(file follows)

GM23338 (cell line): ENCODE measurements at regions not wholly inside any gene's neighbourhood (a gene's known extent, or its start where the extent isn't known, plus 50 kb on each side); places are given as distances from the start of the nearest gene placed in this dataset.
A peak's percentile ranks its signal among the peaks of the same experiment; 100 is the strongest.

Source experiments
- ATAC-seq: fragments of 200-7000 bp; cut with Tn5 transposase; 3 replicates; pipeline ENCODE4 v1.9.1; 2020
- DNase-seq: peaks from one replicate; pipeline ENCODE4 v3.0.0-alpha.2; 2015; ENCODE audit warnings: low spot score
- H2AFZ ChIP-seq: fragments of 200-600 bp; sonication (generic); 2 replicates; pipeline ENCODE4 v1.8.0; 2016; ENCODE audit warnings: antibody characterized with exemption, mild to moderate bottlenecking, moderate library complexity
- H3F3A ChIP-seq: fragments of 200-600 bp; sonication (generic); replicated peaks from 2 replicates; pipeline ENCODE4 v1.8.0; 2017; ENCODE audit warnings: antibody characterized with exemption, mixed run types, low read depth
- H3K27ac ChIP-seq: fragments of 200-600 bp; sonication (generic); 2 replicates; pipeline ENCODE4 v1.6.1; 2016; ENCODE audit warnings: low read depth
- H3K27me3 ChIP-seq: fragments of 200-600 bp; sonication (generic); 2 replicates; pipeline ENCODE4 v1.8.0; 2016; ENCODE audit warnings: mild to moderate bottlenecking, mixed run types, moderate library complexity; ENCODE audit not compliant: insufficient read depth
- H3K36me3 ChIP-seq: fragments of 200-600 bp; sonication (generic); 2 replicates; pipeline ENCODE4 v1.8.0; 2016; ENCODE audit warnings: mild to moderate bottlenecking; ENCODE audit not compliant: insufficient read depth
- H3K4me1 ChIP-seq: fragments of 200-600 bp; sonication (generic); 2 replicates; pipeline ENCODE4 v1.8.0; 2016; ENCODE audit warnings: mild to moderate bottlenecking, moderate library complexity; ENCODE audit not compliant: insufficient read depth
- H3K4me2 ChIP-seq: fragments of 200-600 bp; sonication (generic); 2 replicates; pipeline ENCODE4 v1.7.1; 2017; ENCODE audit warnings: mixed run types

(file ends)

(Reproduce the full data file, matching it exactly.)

GM23338 (cell line): ENCODE measurements at regions not wholly inside any gene's neighbourhood (a gene's known extent, or its start where the extent isn't known, plus 50 kb on each side); places are given as distances from the start of the nearest gene placed in this dataset.
A peak's percentile ranks its signal among the peaks of the same experiment; 100 is the strongest.

Source experiments
- ATAC-seq: fragments of 200-7000 bp; cut with Tn5 transposase; 3 replicates; pipeline ENCODE4 v1.9.1; 2020
- DNase-seq: peaks from one replicate; pipeline ENCODE4 v3.0.0-alpha.2; 2015; ENCODE audit warnings: low spot score
- H2AFZ ChIP-seq: fragments of 200-600 bp; sonication (generic); 2 replicates; pipeline ENCODE4 v1.8.0; 2016; ENCODE audit warnings: antibody characterized with exemption, mild to moderate bottlenecking, moderate library complexity
- H3F3A ChIP-seq: fragments of 200-600 bp; sonication (generic); replicated peaks from 2 replicates; pipeline ENCODE4 v1.8.0; 2017; ENCODE audit warnings: antibody characterized with exemption, mixed run types, low read depth
- H3K27ac ChIP-seq: fragments of 200-600 bp; sonication (generic); 2 replicates; pipeline ENCODE4 v1.6.1; 2016; ENCODE audit warnings: low read depth
- H3K27me3 ChIP-seq: fragments of 200-600 bp; sonication (generic); 2 replicates; pipeline ENCODE4 v1.8.0; 2016; ENCODE audit warnings: mild to moderate bottlenecking, mixed run types, moderate library complexity; ENCODE audit not compliant: insufficient read depth
- H3K36me3 ChIP-seq: fragments of 200-600 bp; sonication (generic); 2 replicates; pipeline ENCODE4 v1.8.0; 2016; ENCODE audit warnings: mild to moderate bottlenecking; ENCODE audit not compliant: insufficient read depth
- H3K4me1 ChIP-seq: fragments of 200-600 bp; sonication (generic); 2 replicates; pipeline ENCODE4 v1.8.0; 2016; ENCODE audit warnings: mild to moderate bottlenecking, moderate library complexity; ENCODE audit not compliant: insufficient read depth
- H3K4me2 ChIP-seq: fragments of 200-600 bp; sonication (generic); 2 replicates; pipeline ENCODE4 v1.7.1; 2017; ENCODE audit warnings: mixed run types